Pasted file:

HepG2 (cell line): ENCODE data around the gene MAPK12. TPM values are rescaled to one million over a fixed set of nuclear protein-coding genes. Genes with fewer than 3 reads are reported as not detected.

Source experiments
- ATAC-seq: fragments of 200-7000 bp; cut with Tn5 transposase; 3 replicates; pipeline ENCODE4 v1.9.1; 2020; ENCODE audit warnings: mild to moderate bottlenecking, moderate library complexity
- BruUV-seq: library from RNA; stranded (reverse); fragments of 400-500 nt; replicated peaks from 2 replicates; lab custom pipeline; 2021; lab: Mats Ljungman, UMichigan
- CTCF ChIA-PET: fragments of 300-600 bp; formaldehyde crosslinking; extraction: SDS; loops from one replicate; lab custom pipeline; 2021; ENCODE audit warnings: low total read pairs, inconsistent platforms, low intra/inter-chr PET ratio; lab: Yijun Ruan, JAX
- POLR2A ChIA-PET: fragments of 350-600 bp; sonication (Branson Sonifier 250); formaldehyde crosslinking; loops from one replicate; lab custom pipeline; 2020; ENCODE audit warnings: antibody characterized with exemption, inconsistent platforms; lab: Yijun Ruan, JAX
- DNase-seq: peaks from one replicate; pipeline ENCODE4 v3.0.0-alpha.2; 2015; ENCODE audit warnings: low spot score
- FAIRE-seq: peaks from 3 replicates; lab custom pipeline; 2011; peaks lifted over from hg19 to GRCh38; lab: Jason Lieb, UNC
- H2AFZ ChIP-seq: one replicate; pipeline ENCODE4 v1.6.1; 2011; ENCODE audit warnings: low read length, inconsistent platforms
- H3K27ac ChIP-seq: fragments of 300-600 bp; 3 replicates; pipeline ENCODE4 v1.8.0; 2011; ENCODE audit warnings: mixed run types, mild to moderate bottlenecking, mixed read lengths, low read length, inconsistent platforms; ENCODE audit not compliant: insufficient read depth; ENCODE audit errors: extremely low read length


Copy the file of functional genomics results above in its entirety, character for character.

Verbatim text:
HepG2 (cell line): ENCODE data around the gene MAPK12. TPM values are rescaled to one million over a fixed set of nuclear protein-coding genes. Genes with fewer than 3 reads are reported as not detected.

Source experiments
- ATAC-seq: fragments of 200-7000 bp; cut with Tn5 transposase; 3 replicates; pipeline ENCODE4 v1.9.1; 2020; ENCODE audit warnings: mild to moderate bottlenecking, moderate library complexity
- BruUV-seq: library from RNA; stranded (reverse); fragments of 400-500 nt; replicated peaks from 2 replicates; lab custom pipeline; 2021; lab: Mats Ljungman, UMichigan
- CTCF ChIA-PET: fragments of 300-600 bp; formaldehyde crosslinking; extraction: SDS; loops from one replicate; lab custom pipeline; 2021; ENCODE audit warnings: low total read pairs, inconsistent platforms, low intra/inter-chr PET ratio; lab: Yijun Ruan, JAX
- POLR2A ChIA-PET: fragments of 350-600 bp; sonication (Branson Sonifier 250); formaldehyde crosslinking; loops from one replicate; lab custom pipeline; 2020; ENCODE audit warnings: antibody characterized with exemption, inconsistent platforms; lab: Yijun Ruan, JAX
- DNase-seq: peaks from one replicate; pipeline ENCODE4 v3.0.0-alpha.2; 2015; ENCODE audit warnings: low spot score
- FAIRE-seq: peaks from 3 replicates; lab custom pipeline; 2011; peaks lifted over from hg19 to GRCh38; lab: Jason Lieb, UNC
- H2AFZ ChIP-seq: one replicate; pipeline ENCODE4 v1.6.1; 2011; ENCODE audit warnings: low read length, inconsistent platforms
- H3K27ac ChIP-seq: fragments of 300-600 bp; 3 replicates; pipeline ENCODE4 v1.8.0; 2011; ENCODE audit warnings: mixed run types, mild to moderate bottlenecking, mixed read lengths, low read length, inconsistent platforms; ENCODE audit not compliant: insufficient read depth; ENCODE audit errors: extremely low read length